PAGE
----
“Big Wind” is a 92,600-pound beast made from a tank chassis and two turbojet engines that are powerful enough to blow out oil fires like candles on a birthday cake.
While it looks ridiculous and would be nearly useless in a tank fight, this modified military hardware fought some of the largest fires set by Saddam Hussein‘s withdrawing army in the 1991 Persian Gulf War.
When oil wells are on fire, the pressure under the earth’s crust keeps the oil rushing to the surface until the well is capped. Crews can’t cap the well until the fire is put out.
Once there, the crew begins pumping water into the exhaust of the idling jet engines before ramping up the jet power. The result is a thick, fast-moving steam that cuts through the oil and smothers the fire. The fire, robbed of oxygen and separated from its fuel, quickly goes out. The “Big Wind” stays in position for another 20 minutes, spraying steam on the hot oil to cool it down.
Then, oil workers begin the dangerous job of capping the well.
Developed by German Engineers during the 1930s as a defensive strategy of the Third Reich, the self-contained anti-personnel mine was originally named Schrapnellmine or S-Mine. Considered one of the deadliest tools on the battlefield, the French first encounter this version of bouncing mines in 1939 as it devastated their forces.
Dubbed the “Bouncing Betty” by American infantrymen, these mines were buried just underground, only exposing three prongs on the top which were usually camouflaged by the nearby grass vegetation.
Once these prongs were disturbed by a foot or vehicle, the mine would shoot itself upward to around 3 feet or at its victim’s waist level using its black powder propellant. The fuse was designed with a half a second delay to allow its aerial travel.
As it detonated, ball bearings contained inside flew out rapidly and acted as the casualty producing element. The S-mine was lethal at 66 feet, but the American training manuals stated that serious casualties could be taken up to 460 feet.
The landmine had great psychological effects on ground troops as it was known to inflict serious wounds rather than kill.
Although the Schrapnellmine was highly effective and constructed mostly out of metallic parts, detection was quite simple using metal detectors. However, at the time, such heavy and expensive gear wasn’t available to all infantry units as they fought their way through the front lines.
So allied forces had to probe the soil with their knives and bayonets to search for the dangerous mines. When they were discovered, a soldier could disarm the Bouncing Betty with a sewing needle inserted in place of the mine’s safety pin.
Production of the Bouncing Betty ended in 1945 after Germany had manufactured 2 million of the mines.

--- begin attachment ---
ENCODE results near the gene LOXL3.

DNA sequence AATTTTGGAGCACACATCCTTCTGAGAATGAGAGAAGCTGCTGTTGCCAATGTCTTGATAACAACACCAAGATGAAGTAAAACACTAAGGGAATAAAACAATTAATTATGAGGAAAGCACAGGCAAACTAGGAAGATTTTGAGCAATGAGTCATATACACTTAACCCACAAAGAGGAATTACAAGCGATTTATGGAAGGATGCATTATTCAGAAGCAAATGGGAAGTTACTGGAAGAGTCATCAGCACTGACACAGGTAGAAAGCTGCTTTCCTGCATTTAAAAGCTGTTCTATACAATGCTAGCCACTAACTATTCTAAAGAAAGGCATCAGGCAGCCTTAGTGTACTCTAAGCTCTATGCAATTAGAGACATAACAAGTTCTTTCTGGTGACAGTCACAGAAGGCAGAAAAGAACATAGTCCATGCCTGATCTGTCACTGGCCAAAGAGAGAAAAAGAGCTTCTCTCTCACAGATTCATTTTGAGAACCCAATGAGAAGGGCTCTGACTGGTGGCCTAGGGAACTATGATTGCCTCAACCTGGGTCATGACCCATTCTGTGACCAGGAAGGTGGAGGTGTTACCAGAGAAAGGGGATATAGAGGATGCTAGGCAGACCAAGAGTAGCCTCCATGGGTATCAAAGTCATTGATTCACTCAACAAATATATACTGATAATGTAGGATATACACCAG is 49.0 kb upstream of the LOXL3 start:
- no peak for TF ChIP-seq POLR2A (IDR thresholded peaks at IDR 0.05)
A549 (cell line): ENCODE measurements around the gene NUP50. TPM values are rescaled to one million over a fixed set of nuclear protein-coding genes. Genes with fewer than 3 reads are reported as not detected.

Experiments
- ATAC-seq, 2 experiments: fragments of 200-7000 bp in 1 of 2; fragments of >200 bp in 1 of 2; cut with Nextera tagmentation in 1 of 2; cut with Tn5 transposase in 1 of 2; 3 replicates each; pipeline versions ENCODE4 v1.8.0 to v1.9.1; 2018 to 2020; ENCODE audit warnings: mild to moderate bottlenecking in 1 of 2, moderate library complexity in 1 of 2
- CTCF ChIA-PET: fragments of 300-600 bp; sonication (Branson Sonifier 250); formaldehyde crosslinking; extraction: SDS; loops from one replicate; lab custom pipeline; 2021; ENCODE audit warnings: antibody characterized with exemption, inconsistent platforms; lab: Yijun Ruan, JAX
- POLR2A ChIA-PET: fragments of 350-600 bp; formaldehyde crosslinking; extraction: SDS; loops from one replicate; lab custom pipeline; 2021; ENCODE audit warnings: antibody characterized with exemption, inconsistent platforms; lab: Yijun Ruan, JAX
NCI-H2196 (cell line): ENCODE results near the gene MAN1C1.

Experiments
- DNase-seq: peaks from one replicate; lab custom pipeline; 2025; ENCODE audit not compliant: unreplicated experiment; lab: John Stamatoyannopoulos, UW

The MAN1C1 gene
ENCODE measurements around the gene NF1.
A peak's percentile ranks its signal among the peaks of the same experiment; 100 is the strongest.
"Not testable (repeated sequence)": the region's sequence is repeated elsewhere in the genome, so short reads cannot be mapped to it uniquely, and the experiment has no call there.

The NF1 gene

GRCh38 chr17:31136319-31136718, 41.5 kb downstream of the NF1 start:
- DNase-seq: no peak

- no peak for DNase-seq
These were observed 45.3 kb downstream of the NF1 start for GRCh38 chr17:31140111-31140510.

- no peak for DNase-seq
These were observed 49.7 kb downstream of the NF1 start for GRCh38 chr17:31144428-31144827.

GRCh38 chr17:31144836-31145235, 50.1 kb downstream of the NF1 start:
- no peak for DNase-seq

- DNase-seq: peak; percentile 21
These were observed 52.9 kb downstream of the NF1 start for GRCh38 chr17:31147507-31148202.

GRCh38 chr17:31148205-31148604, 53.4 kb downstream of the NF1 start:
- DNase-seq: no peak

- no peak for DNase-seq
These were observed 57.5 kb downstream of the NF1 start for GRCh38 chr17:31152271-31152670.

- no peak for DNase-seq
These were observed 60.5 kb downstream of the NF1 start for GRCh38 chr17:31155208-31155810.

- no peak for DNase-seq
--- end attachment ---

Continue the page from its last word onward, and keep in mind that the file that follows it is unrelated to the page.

While Franklin Delano Roosevelt was personally known for his love of good food, good drink and an all-together indulgent lifestyle, his White House was definitely not. The rule around Washington was “when invited to dine at the White House, eat before you go.”
This rule can be traced back to two simple reasons. The first reason was that Roosevelt was elected president amid the greatest economic disaster the United States had ever experienced.
Scores of the American people were going through some very hard times. As rich a man as Roosevelt was in private life, in his public life, he and Eleanor Roosevelt wanted to show their solidarity with struggling Americans.
The second reason was the official White House housekeeper, Henrietta Nesbitt. Mrs. Nesbitt had never worked professionally in the hospitality industry. She just knew how to keep a home for her family. She was a close friend of Mrs. Roosevelt, however, and her husband lost his job after the 1929 Stock Market Crash, so Eleanor Roosevelt hired her for the job.
Henrietta Nesbitt was not only not a housekeeper, she was also so bad in the kitchen, even Gordon Ramsey would walk out. White House meals served to the President included boiled kidney and green beans, a prune and flour pudding, and Kedgeree, a British stew of boiled fish, rice and eggs.
All this for the guy tasked to fix the Great Depression, the Dust Bowl, and later, World War II. All while suffering from a paralytic illness. Still, he rarely complained about the food, according to all sources from the time.
Eleanor Roosevelt, a champion of the progressive policies of the day, was happy to report to the press that two-course meals at the White House cost less than ten cents on any given day. Visitors to the White House saw it another way entirely.
When Ernest Hemingway ate with the Roosevelts in 1937, he later remarked to his mother that it was the worst meal he’d ever had.
“We had a rainwater soup followed by rubber squab, a nice wilted salad and a cake some admirer had sent in,” he wrote. “An enthusiastic but unskilled admirer.”
The simplistic and inexpensive menu didn’t just get served to the Roosevelts’ American guests. When King George VI and Queen Elizabeth visited their private home in New York’s Hyde Park for an official dinner in June 1939, Mrs. Nesbitt served the royals good old American hot dogs and beer.